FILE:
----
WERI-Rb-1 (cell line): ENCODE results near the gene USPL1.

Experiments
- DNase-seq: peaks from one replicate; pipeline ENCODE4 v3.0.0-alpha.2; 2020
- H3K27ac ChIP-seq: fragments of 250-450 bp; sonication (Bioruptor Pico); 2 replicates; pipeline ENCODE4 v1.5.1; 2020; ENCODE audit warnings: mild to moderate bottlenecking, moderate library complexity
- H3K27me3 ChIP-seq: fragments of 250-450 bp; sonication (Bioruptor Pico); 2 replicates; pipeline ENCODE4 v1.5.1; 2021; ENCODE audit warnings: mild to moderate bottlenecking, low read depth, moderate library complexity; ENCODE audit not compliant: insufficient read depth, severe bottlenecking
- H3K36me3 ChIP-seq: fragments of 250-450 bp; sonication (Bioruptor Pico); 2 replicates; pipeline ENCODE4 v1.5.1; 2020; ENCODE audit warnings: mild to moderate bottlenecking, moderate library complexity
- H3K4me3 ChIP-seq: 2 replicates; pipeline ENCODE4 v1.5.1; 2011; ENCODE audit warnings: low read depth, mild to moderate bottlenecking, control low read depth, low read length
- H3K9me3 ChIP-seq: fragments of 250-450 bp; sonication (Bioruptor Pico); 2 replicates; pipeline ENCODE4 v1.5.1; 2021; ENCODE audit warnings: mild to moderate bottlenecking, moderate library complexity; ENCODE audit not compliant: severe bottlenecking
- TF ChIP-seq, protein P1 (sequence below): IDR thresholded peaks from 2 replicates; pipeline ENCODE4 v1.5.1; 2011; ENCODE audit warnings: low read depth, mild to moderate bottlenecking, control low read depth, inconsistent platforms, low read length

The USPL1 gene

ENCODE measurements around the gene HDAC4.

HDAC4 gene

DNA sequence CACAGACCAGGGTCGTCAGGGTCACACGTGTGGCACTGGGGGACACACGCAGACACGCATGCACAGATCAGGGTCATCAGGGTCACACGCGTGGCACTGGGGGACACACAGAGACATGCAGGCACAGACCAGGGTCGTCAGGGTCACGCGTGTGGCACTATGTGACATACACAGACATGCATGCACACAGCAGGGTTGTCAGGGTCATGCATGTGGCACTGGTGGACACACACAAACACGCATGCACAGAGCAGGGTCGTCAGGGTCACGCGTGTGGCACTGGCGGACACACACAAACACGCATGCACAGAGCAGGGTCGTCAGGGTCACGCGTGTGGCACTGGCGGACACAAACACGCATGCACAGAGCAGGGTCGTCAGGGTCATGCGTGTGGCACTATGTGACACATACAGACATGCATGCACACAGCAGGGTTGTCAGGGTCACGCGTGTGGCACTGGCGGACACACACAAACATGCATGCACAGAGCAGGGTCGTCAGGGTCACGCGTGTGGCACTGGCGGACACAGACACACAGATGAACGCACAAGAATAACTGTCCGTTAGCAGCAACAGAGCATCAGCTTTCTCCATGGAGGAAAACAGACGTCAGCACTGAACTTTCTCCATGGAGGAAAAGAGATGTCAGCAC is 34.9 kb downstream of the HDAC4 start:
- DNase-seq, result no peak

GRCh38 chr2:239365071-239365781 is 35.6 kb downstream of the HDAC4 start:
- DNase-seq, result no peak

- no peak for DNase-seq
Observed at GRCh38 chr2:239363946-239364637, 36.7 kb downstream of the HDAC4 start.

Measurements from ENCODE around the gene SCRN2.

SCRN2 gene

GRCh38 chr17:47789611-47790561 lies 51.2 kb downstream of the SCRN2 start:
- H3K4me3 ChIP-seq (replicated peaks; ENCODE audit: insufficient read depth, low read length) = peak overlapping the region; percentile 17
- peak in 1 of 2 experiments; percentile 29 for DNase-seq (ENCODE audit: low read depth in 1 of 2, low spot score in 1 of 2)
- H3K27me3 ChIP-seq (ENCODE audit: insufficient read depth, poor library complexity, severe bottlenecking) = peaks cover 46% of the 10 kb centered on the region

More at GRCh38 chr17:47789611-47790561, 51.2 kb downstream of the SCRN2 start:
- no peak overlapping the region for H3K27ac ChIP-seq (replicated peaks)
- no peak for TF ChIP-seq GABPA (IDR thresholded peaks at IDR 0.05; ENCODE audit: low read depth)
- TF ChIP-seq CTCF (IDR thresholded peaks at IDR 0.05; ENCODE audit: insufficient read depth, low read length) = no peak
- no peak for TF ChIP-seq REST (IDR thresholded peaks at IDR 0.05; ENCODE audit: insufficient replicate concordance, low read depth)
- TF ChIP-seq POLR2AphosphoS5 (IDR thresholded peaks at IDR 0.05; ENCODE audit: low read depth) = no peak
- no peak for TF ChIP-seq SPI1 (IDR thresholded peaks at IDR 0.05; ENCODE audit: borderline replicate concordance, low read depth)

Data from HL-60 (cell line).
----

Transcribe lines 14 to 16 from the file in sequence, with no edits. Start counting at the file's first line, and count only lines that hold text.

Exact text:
- DNase-seq, result no peak

GRCh38 chr2:239365071-239365781 is 35.6 kb downstream of the HDAC4 start:
- DNase-seq, result no peak